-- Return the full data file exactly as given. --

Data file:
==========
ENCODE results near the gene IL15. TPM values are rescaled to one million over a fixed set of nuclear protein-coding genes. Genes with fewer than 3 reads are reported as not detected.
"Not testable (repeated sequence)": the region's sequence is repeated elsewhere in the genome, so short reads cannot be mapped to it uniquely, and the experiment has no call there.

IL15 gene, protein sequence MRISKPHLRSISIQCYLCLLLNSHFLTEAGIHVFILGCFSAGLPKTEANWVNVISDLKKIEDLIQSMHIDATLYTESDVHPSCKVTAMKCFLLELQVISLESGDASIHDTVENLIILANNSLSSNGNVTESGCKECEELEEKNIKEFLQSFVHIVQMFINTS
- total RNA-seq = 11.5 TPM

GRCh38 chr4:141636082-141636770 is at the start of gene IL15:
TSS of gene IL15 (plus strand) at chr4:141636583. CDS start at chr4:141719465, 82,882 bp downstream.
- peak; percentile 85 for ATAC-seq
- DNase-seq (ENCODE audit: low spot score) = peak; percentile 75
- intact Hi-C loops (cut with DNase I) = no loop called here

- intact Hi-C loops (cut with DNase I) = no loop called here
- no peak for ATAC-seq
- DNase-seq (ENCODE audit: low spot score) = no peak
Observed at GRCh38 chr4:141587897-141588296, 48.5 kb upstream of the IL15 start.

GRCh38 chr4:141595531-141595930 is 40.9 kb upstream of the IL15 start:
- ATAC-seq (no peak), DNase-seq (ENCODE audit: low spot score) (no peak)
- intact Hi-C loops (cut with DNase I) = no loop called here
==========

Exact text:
ENCODE results near the gene IL15. TPM values are rescaled to one million over a fixed set of nuclear protein-coding genes. Genes with fewer than 3 reads are reported as not detected.
"Not testable (repeated sequence)": the region's sequence is repeated elsewhere in the genome, so short reads cannot be mapped to it uniquely, and the experiment has no call there.

IL15 gene, protein sequence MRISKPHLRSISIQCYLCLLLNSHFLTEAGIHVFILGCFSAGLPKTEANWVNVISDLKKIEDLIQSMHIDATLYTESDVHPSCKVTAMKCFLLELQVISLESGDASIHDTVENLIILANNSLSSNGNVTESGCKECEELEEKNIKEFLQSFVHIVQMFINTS
- total RNA-seq = 11.5 TPM

GRCh38 chr4:141636082-141636770 is at the start of gene IL15:
TSS of gene IL15 (plus strand) at chr4:141636583. CDS start at chr4:141719465, 82,882 bp downstream.
- peak; percentile 85 for ATAC-seq
- DNase-seq (ENCODE audit: low spot score) = peak; percentile 75
- intact Hi-C loops (cut with DNase I) = no loop called here

- intact Hi-C loops (cut with DNase I) = no loop called here
- no peak for ATAC-seq
- DNase-seq (ENCODE audit: low spot score) = no peak
Observed at GRCh38 chr4:141587897-141588296, 48.5 kb upstream of the IL15 start.

GRCh38 chr4:141595531-141595930 is 40.9 kb upstream of the IL15 start:
- ATAC-seq (no peak), DNase-seq (ENCODE audit: low spot score) (no peak)
- intact Hi-C loops (cut with DNase I) = no loop called here